A drought emergency has been declared in Southern California

A drought emergency has been declared in Southern California
A drought emergency has been declared in Southern California

In anticipation of a fourth straight year of drought, officials have declared a drought emergency for all of Southern California, warning millions of residents that if conditions do not improve, water conservation measures may become mandatory.
The Southern California Metropolitan Water District said Wednesday that its council issued a regional drought emergency declaration a day earlier, urging its 26 agencies, which serve about 19 million people, to reduce water use or face severe costs.

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“Since the start of this drought, we have continued to increase our call for conservation,” said Adel Hagekhalil, general manager of MWDSC, in a statement. “Unless we have a very wet winter, we need to reach our highest level — the water supply allocation for all of Southern California.” Significant and immediate conservation now and in the months to come will help mitigate the potential severity of such distributions.”

Southern California does not produce enough water for all of its residents and businesses, and relies on imported supplies from the Colorado River and the State Water Project for nearly 60 percent of its water.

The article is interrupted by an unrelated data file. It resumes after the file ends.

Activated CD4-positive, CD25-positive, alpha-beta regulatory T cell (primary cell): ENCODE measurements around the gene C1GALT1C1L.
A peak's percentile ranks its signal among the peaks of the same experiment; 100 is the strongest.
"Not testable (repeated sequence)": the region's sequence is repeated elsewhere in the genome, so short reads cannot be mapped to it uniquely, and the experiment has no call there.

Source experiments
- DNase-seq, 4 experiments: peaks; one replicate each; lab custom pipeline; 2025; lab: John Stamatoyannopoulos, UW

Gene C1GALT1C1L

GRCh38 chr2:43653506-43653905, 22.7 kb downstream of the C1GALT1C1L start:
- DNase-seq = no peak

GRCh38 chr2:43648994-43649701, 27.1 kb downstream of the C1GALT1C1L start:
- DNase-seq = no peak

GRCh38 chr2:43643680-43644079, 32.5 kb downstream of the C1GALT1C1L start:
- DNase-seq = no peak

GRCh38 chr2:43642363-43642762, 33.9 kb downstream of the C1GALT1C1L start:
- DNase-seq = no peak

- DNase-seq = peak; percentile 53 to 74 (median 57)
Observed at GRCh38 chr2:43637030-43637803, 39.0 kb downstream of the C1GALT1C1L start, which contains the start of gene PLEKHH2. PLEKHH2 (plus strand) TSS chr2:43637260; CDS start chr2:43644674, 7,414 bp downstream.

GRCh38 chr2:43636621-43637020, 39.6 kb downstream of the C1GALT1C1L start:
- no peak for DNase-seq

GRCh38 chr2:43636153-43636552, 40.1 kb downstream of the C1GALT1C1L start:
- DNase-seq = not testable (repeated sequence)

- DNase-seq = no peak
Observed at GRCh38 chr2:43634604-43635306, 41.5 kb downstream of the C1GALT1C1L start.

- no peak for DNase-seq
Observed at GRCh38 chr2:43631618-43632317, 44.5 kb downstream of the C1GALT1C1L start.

Supply from both sources is constrained by continued flows, exacerbated by climate change. In April, the water district declared its first water emergency.

Earlier this month, Hagehalil warned that supplies from the State Water Project, which are fed by the Sacramento and San Joaquin Rivers, could be reduced to a “trickle”. And on Wednesday, the company said it was preparing to reduce further shipments from the Colorado River.
“The reduction of our two sources of imported water means everyone in Southern California needs to take action to expand the limited water we have,” Hagehalil said.

“Our initial call to increase environmental protection across the region is voluntary, but if we do not see significant rainfall this winter, the Metropolitan may implement a water allocation plan for its entire service area that will require mandatory region-wide restrictions.”

California has battled record droughts for years, while Governor Gavin Newsom has repeatedly announced investments and regulations to reduce supply.

Last July, he urged residents and businesses across the country to reduce their water use by 15% from 2020 levels.

“Some Southern Californians may have felt a little sheltered from these extreme conditions in recent years,” said CEO Gloria Gray. “You don’t have to do it anymore. We are all affected.”

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